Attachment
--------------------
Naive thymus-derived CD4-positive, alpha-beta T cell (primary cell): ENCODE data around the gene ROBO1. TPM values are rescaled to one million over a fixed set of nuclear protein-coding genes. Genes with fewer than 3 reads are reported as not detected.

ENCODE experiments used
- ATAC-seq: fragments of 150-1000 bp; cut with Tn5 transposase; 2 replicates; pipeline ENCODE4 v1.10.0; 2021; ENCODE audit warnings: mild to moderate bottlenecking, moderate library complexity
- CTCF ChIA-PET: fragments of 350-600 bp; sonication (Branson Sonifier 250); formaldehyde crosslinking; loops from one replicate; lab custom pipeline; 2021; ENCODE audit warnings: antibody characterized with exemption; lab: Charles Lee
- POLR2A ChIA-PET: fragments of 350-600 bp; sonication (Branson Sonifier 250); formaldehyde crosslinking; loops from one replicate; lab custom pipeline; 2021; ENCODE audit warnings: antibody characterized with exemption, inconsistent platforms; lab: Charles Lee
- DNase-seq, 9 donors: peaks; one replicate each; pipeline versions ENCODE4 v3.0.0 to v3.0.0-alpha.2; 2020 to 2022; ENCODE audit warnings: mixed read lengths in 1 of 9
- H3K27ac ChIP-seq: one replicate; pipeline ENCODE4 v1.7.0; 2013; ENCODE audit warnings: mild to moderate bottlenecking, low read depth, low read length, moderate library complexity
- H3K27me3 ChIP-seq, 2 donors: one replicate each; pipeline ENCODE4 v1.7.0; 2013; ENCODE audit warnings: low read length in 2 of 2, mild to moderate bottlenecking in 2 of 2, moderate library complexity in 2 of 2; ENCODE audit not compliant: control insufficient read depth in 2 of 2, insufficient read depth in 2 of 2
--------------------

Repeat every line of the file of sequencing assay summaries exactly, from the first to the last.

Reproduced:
Naive thymus-derived CD4-positive, alpha-beta T cell (primary cell): ENCODE data around the gene ROBO1. TPM values are rescaled to one million over a fixed set of nuclear protein-coding genes. Genes with fewer than 3 reads are reported as not detected.

ENCODE experiments used
- ATAC-seq: fragments of 150-1000 bp; cut with Tn5 transposase; 2 replicates; pipeline ENCODE4 v1.10.0; 2021; ENCODE audit warnings: mild to moderate bottlenecking, moderate library complexity
- CTCF ChIA-PET: fragments of 350-600 bp; sonication (Branson Sonifier 250); formaldehyde crosslinking; loops from one replicate; lab custom pipeline; 2021; ENCODE audit warnings: antibody characterized with exemption; lab: Charles Lee
- POLR2A ChIA-PET: fragments of 350-600 bp; sonication (Branson Sonifier 250); formaldehyde crosslinking; loops from one replicate; lab custom pipeline; 2021; ENCODE audit warnings: antibody characterized with exemption, inconsistent platforms; lab: Charles Lee
- DNase-seq, 9 donors: peaks; one replicate each; pipeline versions ENCODE4 v3.0.0 to v3.0.0-alpha.2; 2020 to 2022; ENCODE audit warnings: mixed read lengths in 1 of 9
- H3K27ac ChIP-seq: one replicate; pipeline ENCODE4 v1.7.0; 2013; ENCODE audit warnings: mild to moderate bottlenecking, low read depth, low read length, moderate library complexity
- H3K27me3 ChIP-seq, 2 donors: one replicate each; pipeline ENCODE4 v1.7.0; 2013; ENCODE audit warnings: low read length in 2 of 2, mild to moderate bottlenecking in 2 of 2, moderate library complexity in 2 of 2; ENCODE audit not compliant: control insufficient read depth in 2 of 2, insufficient read depth in 2 of 2